Homeless internationals leave Groningen: ‘If this city is “Dutch only”, why are we here?’

A week before emergency housing officially closes, students living there are still under stress. Not everyone is able to pay the increased rent, and some even decided to leave Groningen.

According to city spokesperson Manon Hoiting, DJB Vastgoed will take over Martinihouse from SSH as of December 24. The emergency housing location will then be turned into regular student rooms. All current tenants have been offered a new contract.

As it turns out, the rent for the shared rooms will be upped and not all students will be able to stay. ‘Currently, we’re paying around 320 euros per month… for a bed’, says a twenty-two-year-old Hungarian master student of international relations. ‘Starting next week, it will be 450 euros for a bed, which means it will be 900 euros for a room.’


As he has no more courses in the next semester and he can neither find new accommodation nor afford the increased rent at the Martinihouse, the Hungarian student has decided that staying in Groningen is no longer a sensible option. He will return to Hungary and not come back.

Students that UKrant spoke to at the Martinihouse agree that the new prices are too high compared to the lacking quality of the accommodations. Like when the kitchen and common rooms on the first floor were without electricity for two weeks in November. 

Big mice

Even when the electricity does work, the fridge in the common kitchen is not large enough to support a whole floor of students. Students living on the ground floor say they sometimes even find ‘big mice’ in their shared kitchen. 

When I told my classmates about my new contract, they were shocked and asked me if it is even legal

In addition, the lack of privacy and space in the shared bedrooms force students to study in the common areas, but electricity blackouts, noise, and occasional Wi-Fi problems seriously impact their productivity. 


‘I think most people here failed their exams’, says Obi, a master student of international business management. ‘We don’t have enough rooms for studying, and the idea of being homeless is also stressful. I think many people are not aware of what is happening here’, he says. ‘When I told my classmates about my new contract, they were shocked and asked me if it is even legal.’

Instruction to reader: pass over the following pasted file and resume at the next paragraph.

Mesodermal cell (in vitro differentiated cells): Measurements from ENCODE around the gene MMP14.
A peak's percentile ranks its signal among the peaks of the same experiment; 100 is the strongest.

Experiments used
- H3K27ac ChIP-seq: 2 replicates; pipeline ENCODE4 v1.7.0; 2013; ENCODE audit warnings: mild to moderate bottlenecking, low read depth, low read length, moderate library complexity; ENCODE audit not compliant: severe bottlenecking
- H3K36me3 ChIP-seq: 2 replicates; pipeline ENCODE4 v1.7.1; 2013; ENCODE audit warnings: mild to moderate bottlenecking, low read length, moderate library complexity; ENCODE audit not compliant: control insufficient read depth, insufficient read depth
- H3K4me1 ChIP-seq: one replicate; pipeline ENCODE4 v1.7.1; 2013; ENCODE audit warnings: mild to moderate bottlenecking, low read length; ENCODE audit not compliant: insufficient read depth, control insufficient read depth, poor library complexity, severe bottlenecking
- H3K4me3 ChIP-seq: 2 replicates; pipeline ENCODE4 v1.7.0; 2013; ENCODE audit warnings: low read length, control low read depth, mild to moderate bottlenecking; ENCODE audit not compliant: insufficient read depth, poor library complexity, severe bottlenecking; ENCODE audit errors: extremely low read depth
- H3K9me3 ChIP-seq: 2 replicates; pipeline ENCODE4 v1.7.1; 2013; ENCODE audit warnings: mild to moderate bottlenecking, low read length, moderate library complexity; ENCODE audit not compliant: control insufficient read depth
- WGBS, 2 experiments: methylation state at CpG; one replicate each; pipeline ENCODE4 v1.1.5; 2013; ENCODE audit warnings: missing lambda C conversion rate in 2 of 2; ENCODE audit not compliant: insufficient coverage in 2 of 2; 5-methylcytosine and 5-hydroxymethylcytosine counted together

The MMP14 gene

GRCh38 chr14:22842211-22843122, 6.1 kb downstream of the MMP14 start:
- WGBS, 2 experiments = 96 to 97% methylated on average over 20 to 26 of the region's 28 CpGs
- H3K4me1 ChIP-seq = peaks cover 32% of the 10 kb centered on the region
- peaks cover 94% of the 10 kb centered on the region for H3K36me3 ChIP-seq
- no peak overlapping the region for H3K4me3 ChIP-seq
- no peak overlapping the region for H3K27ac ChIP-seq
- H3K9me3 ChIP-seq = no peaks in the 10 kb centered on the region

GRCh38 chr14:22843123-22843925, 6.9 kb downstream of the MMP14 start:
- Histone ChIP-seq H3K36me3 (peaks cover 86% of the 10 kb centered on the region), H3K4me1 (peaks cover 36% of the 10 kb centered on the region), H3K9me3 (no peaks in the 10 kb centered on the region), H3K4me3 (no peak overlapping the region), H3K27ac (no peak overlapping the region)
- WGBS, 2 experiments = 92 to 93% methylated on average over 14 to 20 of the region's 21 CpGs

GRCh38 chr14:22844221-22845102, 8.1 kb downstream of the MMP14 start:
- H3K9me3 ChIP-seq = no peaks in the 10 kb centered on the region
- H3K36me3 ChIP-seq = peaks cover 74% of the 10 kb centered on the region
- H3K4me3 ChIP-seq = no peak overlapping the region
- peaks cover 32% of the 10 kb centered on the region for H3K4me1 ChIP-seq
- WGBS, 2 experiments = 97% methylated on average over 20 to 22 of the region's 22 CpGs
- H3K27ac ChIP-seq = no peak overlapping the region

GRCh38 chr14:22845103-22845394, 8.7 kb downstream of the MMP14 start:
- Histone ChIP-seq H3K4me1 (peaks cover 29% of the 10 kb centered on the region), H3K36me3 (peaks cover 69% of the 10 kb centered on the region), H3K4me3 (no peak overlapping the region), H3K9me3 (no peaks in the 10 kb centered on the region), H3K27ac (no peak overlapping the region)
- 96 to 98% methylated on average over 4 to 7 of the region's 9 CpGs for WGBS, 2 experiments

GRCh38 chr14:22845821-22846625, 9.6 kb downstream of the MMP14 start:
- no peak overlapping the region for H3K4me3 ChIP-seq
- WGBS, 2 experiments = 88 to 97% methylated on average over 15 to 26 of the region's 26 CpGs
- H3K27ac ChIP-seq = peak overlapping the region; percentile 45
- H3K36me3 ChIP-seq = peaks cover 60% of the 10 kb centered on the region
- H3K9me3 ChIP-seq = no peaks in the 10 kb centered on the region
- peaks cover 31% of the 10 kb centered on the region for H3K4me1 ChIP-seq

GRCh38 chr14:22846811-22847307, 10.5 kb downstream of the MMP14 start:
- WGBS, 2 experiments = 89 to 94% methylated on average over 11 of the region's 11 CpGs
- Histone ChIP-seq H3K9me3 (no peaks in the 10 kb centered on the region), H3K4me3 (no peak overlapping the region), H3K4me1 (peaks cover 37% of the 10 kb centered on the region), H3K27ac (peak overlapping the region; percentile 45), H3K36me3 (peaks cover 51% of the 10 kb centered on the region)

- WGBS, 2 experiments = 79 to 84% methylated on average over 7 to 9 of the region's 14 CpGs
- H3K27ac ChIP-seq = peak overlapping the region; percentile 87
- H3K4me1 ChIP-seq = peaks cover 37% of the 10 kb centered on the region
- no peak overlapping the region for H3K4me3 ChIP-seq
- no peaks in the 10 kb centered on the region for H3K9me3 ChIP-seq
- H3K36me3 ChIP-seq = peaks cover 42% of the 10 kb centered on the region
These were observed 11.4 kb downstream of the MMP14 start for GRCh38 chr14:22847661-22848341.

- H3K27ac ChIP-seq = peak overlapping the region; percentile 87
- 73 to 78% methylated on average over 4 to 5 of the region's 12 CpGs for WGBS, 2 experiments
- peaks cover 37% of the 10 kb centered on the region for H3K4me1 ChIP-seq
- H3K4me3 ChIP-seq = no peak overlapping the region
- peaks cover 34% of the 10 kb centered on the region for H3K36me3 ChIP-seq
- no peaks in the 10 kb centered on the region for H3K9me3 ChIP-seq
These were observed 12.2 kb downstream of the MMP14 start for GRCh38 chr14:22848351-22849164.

Many of the students at Martinihouse have been struggling with finding permanent accommodation elsewhere for months now. Erhan, a Moldavian student of economics and business, feels he is one of the lucky ones. After six months of getting rejections, he and his friend got offered an apartment. 

Girls only

‘Many of those houses are “Dutch only”, or “girls only”, and if you are an international, or a bachelor student instead of a master student, or if you don’t have an income, it will be very hard to even get an invitation’, Erhan says. 

You cannot be ‘Dutch only’ while you label yourself as an international city

The Dutch only’ policy that many students houses adhere too has been a problem for a lot of the internationals at Martinihouse. ‘This should be changed’, says Obi. ‘You cannot be “Dutch only” while you label yourself as an international city. If this city is “Dutch only”, then why are we here?’


Even though Martinihouse may not be perfect, some students have decided to stay there for now. Like Mwamba, from Zambia. He has lived there since the end of October and stayed at emergency housing The Village before that. ‘They let one hundred people live in the same room during a Covid period, so I’m actually happy to be here now’, he says.

Enduring the same stressful situation has created a bond between students in emergency housing, Mwamba says. ‘What helped me personally is to meet new people every day. We could lean on each other, to cope with problems.’ For him and others, this has become part of the reason to stay where he is.


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